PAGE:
“Alleluia” “Praise God, You People”

March 29, 2010

At the beginning of Lent, we laid the word’ alleluia’ to rest. As Ash Wednesday unfolded, ‘alleluia’ was banished from our worship, our songs, our prayers not to return until the evening of Easter Saturday, banished for the more than forty days of Lent. Within some Christian traditions, this practice is referred to as “burying the alleluia” so as to unearth it from the tomb on Easter Sunday. This is not something new, not a recent liturgical fad. In fact, many can remember the days of Lent when not only was the ‘alleluia’ to disappear, but so too the statues, the crosses and the paintings in our churches, all covered with black drapes until Easter Sunday morning when all would be uncovered once again and the songs and choruses of alleluia would redound anew.

‘Alleluia’ is an odd word for us to have kept within our liturgy anyway. Although it has been used within our celebration of the liturgy from the very beginning, alleluia is not a Greek or Latin word, the languages of the early liturgy.   Like ‘hosanna’ and ‘amen’ it comes from the Hebrew scriptures. It is not even really a word but a phrase, a derivation of “Praise Yah, you people” with “Yah” representing the first two letters of YHWH, the personal name for God.  When one works even further back into the original Hebrew, the imperative “to praise” seems to have the sense of “to boast joyously in praise,” to seem to act foolishly and madly.  There’s a sense of spontaneity in uttering the phrase, almost in the way that it is used today in some evangelical congregations where members of the community punctuate the preaching of the sermon with ‘amen’ and ‘alleluia.’  The early Christians seemed to have taken it as their own acclamation early on. We see it in the Book of Revelation, where St. John in chapter 19 has a vision of the heavenly host crying out over and over again ‘alleluia!’  The early texts of the liturgy testify to its usage within the celebration of daily prayer and the Eucharist.  “Alleluia’ seemed to capture the great rapture of faith and the promise of salvation at the heart of Christian praise and hope.  “Alleluia! God is great! God has done and continues to do wonderful things!”

But beginning around the seventh century, something interesting begins to happen.  As the custom of keeping a preparatory season for Easter develops – what we now call Lent- the ‘alleluia’ begins to disappear from usage during these forty days.  We don’t have any writings from this time as to why this happened only evidence that it did.  It probably happened as the season of Lent became less about preparing men and women for entrance into the Church at Easter and more of a season of penance and conversion.   Lent also came to focus heavily on the passion and suffering of our Lord Jesus Christ culminating with the celebration of Good Friday and the development of extraordinary representations of the Passion of our Lord within some cultures.  As a season of sorrow, penance, fasting, abstinence, and contrition, Lent just didn’t seem to contain a place for an ‘alleluia.’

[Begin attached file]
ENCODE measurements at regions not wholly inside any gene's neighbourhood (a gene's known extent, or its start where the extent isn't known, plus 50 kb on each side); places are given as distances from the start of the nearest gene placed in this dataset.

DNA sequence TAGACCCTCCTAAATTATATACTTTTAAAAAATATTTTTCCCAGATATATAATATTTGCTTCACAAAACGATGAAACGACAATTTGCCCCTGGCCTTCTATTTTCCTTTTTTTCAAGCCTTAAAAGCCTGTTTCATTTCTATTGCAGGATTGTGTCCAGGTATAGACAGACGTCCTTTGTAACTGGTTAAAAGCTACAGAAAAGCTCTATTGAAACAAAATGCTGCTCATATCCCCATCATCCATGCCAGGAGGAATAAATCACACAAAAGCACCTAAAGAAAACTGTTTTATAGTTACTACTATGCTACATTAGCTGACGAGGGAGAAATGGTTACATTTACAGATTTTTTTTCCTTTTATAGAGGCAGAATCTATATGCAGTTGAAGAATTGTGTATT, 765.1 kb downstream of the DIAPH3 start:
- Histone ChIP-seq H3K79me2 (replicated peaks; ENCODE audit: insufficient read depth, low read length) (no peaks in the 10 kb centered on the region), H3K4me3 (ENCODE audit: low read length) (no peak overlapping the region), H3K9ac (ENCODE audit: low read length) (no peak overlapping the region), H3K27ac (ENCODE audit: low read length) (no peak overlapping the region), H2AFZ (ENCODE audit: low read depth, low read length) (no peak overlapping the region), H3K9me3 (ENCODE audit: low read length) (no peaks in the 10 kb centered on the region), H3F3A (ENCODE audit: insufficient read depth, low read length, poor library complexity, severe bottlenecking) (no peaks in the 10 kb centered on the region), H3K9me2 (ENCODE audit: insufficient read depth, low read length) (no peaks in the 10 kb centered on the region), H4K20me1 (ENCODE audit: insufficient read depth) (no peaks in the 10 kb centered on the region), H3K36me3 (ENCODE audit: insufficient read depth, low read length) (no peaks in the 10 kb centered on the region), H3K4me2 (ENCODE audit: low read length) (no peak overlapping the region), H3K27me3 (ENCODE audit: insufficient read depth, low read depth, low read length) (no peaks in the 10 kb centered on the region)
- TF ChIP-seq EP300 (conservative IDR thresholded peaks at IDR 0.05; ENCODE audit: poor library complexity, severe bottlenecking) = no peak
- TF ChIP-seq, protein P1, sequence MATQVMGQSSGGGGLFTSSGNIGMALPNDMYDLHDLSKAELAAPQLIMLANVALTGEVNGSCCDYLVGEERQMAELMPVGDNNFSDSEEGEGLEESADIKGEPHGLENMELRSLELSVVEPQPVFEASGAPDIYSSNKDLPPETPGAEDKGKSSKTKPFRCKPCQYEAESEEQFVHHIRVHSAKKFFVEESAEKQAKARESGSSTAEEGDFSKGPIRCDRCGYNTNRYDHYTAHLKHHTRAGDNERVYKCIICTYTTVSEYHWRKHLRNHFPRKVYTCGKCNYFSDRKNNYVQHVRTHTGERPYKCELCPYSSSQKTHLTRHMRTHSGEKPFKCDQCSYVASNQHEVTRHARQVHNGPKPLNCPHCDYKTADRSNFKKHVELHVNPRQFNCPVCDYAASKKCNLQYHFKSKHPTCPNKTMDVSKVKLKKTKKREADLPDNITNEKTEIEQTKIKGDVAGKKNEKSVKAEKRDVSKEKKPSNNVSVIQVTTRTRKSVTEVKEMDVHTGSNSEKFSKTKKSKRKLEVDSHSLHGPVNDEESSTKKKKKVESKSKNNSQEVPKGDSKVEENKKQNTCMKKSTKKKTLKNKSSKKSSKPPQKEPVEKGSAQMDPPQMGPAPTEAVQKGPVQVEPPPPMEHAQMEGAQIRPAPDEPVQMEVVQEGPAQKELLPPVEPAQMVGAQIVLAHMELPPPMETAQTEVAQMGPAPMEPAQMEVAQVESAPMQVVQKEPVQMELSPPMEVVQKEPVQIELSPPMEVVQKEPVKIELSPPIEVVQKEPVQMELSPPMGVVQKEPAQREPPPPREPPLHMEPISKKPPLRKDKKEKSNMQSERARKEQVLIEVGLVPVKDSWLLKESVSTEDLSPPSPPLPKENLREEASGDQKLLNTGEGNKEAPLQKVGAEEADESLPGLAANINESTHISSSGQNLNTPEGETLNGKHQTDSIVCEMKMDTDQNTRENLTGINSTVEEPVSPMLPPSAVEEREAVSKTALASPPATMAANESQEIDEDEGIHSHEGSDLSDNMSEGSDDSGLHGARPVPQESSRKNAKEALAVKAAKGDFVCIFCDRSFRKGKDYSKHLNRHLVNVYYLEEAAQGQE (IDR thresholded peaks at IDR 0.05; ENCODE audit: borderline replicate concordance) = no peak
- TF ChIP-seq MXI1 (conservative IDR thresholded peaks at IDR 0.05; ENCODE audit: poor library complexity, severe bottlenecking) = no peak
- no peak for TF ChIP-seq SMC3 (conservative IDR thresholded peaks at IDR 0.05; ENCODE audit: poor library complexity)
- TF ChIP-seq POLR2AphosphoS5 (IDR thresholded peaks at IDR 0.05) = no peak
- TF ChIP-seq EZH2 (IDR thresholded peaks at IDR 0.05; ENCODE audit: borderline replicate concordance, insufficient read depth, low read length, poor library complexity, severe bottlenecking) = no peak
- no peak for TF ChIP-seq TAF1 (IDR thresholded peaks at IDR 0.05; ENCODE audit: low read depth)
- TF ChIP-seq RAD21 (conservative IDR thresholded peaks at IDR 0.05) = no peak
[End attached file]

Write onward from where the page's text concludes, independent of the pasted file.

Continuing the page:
Down to today, we keep the tradition of “burying the alleluia” during the season of Lent right down to today.  There is a wonderful moment in the Easter Vigil on Holy Saturday when the ‘alleluia’ makes its appearance once again, just before the proclamation of the Easter Gospel.  One year, I was in a church in England for the Vigil and the music people of the parish took this to a very creative and wonderful place.  After the proclamation from Paul’s Letter to the Romans, we sat in silence as the doors of the church were opened to allow the damp chill air of the evening in.  Unexpectedly, off in the distance, we heard the notes of the Easter Alleluia being played on a trumpet.   After a brief pause, the notes sounded once again, this time much closer.  A final pause of thirty seconds or so, and this time, the Alleluia was right outside the door.   Inside the church, a cantor stepped in front of the door and began to sing Alleluia! Alleluia Alleluia! as she made her way down the main aisle towards the front of the sanctuary at which point the organ, the choir, the trumpet, and all of us were invited to lift up our voices in an Alleluia! of praise. The whole moment was magical, as if the Risen Christ had entered the church, having started from off in the distance and drawing closer and closer once again until he stood in our midst as he did with his disciples in the upper room so long ago and said, “Peace be with you.”

And so this Easter, the Alleluia which had been “buried” in Lent is unearthed from its tomb and we hear it sung anew.   Perhaps in its notes we hear the voice of the Risen Christ drawing near to us speaking words of hope and renewal, calling us out of the tomb of worry, of stress, of sin, of life’s burdens:

“Rise, let us leave this place…. The bridal chamber is adorned, the banquet is ready, the eternal dwelling places are prepared, the treasure houses of all good things lie open. The kingdom of heaven has been prepared for you from all eternity. [from an ancient homily for Holy Saturday]